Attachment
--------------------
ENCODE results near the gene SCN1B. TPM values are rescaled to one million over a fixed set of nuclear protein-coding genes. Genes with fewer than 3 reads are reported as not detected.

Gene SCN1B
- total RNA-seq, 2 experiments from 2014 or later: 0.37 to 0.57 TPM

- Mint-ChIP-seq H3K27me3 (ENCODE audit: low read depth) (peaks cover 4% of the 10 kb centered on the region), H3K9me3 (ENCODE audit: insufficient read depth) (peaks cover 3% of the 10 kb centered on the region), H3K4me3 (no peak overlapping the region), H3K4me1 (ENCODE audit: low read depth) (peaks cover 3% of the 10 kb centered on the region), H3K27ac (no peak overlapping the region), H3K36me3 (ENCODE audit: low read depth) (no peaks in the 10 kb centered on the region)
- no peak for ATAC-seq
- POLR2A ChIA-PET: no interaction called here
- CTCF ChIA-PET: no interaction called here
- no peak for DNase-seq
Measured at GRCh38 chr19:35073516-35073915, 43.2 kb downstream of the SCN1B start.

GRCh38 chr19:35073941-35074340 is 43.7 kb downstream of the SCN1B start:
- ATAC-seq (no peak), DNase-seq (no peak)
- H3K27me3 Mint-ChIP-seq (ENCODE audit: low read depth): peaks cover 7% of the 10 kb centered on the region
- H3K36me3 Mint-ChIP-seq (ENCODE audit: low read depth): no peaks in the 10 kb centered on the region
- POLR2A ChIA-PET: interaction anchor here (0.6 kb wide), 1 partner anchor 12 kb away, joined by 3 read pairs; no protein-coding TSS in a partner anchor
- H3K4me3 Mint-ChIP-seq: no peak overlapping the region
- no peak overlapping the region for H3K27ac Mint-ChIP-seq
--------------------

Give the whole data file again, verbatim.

ENCODE results near the gene SCN1B. TPM values are rescaled to one million over a fixed set of nuclear protein-coding genes. Genes with fewer than 3 reads are reported as not detected.

Gene SCN1B
- total RNA-seq, 2 experiments from 2014 or later: 0.37 to 0.57 TPM

- Mint-ChIP-seq H3K27me3 (ENCODE audit: low read depth) (peaks cover 4% of the 10 kb centered on the region), H3K9me3 (ENCODE audit: insufficient read depth) (peaks cover 3% of the 10 kb centered on the region), H3K4me3 (no peak overlapping the region), H3K4me1 (ENCODE audit: low read depth) (peaks cover 3% of the 10 kb centered on the region), H3K27ac (no peak overlapping the region), H3K36me3 (ENCODE audit: low read depth) (no peaks in the 10 kb centered on the region)
- no peak for ATAC-seq
- POLR2A ChIA-PET: no interaction called here
- CTCF ChIA-PET: no interaction called here
- no peak for DNase-seq
Measured at GRCh38 chr19:35073516-35073915, 43.2 kb downstream of the SCN1B start.

GRCh38 chr19:35073941-35074340 is 43.7 kb downstream of the SCN1B start:
- ATAC-seq (no peak), DNase-seq (no peak)
- H3K27me3 Mint-ChIP-seq (ENCODE audit: low read depth): peaks cover 7% of the 10 kb centered on the region
- H3K36me3 Mint-ChIP-seq (ENCODE audit: low read depth): no peaks in the 10 kb centered on the region
- POLR2A ChIA-PET: interaction anchor here (0.6 kb wide), 1 partner anchor 12 kb away, joined by 3 read pairs; no protein-coding TSS in a partner anchor
- H3K4me3 Mint-ChIP-seq: no peak overlapping the region
- no peak overlapping the region for H3K27ac Mint-ChIP-seq